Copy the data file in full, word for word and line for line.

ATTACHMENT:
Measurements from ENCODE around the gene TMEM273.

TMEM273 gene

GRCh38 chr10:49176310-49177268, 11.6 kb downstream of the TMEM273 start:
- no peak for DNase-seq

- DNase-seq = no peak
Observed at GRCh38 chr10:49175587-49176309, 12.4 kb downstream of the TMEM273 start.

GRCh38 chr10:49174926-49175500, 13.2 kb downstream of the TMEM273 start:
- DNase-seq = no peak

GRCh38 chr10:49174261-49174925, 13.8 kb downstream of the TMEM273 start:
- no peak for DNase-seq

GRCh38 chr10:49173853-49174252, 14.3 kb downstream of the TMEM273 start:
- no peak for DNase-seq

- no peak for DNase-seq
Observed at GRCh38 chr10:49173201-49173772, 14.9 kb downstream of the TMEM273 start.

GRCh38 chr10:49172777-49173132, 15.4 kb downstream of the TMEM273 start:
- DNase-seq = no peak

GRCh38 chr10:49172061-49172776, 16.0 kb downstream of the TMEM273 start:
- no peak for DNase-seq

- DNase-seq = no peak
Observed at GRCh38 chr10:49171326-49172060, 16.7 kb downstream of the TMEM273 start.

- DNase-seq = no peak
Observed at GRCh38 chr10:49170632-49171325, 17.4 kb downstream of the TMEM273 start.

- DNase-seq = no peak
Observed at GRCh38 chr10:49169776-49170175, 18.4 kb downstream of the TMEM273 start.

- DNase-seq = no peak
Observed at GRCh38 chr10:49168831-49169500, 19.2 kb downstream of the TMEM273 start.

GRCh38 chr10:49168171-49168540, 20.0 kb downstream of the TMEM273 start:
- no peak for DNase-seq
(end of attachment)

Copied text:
Measurements from ENCODE around the gene TMEM273.

TMEM273 gene

GRCh38 chr10:49176310-49177268, 11.6 kb downstream of the TMEM273 start:
- no peak for DNase-seq

- DNase-seq = no peak
Observed at GRCh38 chr10:49175587-49176309, 12.4 kb downstream of the TMEM273 start.

GRCh38 chr10:49174926-49175500, 13.2 kb downstream of the TMEM273 start:
- DNase-seq = no peak

GRCh38 chr10:49174261-49174925, 13.8 kb downstream of the TMEM273 start:
- no peak for DNase-seq

GRCh38 chr10:49173853-49174252, 14.3 kb downstream of the TMEM273 start:
- no peak for DNase-seq

- no peak for DNase-seq
Observed at GRCh38 chr10:49173201-49173772, 14.9 kb downstream of the TMEM273 start.

GRCh38 chr10:49172777-49173132, 15.4 kb downstream of the TMEM273 start:
- DNase-seq = no peak

GRCh38 chr10:49172061-49172776, 16.0 kb downstream of the TMEM273 start:
- no peak for DNase-seq

- DNase-seq = no peak
Observed at GRCh38 chr10:49171326-49172060, 16.7 kb downstream of the TMEM273 start.

- DNase-seq = no peak
Observed at GRCh38 chr10:49170632-49171325, 17.4 kb downstream of the TMEM273 start.

- DNase-seq = no peak
Observed at GRCh38 chr10:49169776-49170175, 18.4 kb downstream of the TMEM273 start.

- DNase-seq = no peak
Observed at GRCh38 chr10:49168831-49169500, 19.2 kb downstream of the TMEM273 start.

GRCh38 chr10:49168171-49168540, 20.0 kb downstream of the TMEM273 start:
- no peak for DNase-seq